State gas taxes go up as fuel costs rise -, South Georgia News, Weather, Sports

State gas taxes go up as fuel costs rise

June 10, 2007

Albany -- Jay Weathers is not unlike millions of drivers across the country in that he is unhappy with the price of gasoline.

"Well I say gas is just like food we got to have it. I feel like they're ripping us off, honestly. They're going up on things that you don't have no choice but to use," says Jay.

In a society of commuters, gas become a necessity. But when your hard earned dollars go into your fuel pump, remember a good portion of what you're paying are built in taxes.

In the state of Georgia, where the average cost for a gallon of regular unleaded has risen to about three dollars, 18.4 cents of that price is federal tax. But Georgia's gas tax is hybrid and this creates a price fluctuation.

Experts say that Georgia is likely the only state to have witnessed a gas tax increase during a time of high gas prices. But unlike other states, Georgia doesn't have a fixed tax. So it remains below the national average, but when gas prices go up, so do the taxes.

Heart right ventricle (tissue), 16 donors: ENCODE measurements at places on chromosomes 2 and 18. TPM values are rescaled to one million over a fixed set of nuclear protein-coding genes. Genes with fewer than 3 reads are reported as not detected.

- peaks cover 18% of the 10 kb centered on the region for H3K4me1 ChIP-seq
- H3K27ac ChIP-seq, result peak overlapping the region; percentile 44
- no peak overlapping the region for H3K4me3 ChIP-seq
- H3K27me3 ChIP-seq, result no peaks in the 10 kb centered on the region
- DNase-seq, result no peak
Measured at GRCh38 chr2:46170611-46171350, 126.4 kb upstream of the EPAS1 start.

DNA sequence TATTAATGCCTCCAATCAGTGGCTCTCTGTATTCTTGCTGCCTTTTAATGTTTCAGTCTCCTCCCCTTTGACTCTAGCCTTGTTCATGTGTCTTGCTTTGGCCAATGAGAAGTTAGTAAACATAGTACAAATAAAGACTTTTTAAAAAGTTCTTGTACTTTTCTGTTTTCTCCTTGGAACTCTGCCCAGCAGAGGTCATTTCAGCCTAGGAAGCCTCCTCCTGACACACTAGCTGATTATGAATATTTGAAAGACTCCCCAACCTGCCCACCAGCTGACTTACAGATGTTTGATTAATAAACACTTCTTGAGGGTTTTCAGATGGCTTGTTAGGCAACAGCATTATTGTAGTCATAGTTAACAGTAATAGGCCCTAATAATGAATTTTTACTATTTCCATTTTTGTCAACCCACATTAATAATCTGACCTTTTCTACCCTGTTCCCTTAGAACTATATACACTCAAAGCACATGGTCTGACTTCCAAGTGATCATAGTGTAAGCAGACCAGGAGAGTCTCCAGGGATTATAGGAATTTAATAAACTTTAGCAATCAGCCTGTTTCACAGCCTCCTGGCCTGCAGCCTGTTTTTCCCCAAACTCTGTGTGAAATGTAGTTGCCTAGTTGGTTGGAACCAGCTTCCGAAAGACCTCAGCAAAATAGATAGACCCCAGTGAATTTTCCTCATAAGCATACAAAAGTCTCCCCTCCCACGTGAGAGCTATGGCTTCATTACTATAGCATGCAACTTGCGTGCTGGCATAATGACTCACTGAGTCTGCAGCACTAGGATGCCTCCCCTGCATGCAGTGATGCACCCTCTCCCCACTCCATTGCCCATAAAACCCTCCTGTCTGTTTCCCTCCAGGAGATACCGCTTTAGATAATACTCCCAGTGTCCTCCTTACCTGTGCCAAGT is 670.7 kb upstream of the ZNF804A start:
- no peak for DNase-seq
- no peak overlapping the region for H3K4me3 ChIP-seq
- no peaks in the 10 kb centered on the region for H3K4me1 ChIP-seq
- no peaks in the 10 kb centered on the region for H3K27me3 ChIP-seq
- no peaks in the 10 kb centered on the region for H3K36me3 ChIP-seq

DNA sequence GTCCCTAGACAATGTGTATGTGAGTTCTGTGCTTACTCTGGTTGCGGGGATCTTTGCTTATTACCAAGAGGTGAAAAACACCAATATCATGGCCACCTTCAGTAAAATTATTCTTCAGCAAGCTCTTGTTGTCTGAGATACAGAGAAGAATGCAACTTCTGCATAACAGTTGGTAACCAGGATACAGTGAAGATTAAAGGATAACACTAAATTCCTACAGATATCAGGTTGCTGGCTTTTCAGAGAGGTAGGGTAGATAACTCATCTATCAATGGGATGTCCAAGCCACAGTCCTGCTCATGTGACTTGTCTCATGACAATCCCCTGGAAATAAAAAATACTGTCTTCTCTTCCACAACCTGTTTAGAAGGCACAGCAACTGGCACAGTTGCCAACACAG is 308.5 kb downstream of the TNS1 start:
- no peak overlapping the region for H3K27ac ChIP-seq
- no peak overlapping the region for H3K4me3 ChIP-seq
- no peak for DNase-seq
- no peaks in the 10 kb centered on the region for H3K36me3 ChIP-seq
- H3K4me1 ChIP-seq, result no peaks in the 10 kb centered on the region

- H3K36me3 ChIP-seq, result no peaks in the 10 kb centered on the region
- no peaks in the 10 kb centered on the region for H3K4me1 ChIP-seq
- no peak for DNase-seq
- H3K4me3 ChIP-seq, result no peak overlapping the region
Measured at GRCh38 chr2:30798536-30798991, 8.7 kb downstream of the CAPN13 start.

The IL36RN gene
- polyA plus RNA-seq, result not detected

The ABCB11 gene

While the increase may only be a few cents, it means a great deal to young drivers like 16-year-old Bradley Royal.

"I have a minimum wage job and it takes about fifty to sixty bucks to fill up my truck. So it's pretty hard on me," says Bradley.

But the taxes could be worse. Georgia has a constant state excise tax of 7.5 cents per gallon and fuel distributors also prepay a 4 percent sales tax, this added to local fees and taxes equals state gas tax costs.

While this may seem like a lot, compared to other states like New York and Illinois with state gas averages of 43.9 and 37.4 cents per gallon respectively, Georgia is far behind averaging 26.3 cents a gallon.

And those state gas tax increases will come sooner than you think at the pumps. The prepaid tax is adjusted each January and July by the Georgia Department of Revenue. With July right around the corner, the tax will likely go up a couple of cents.


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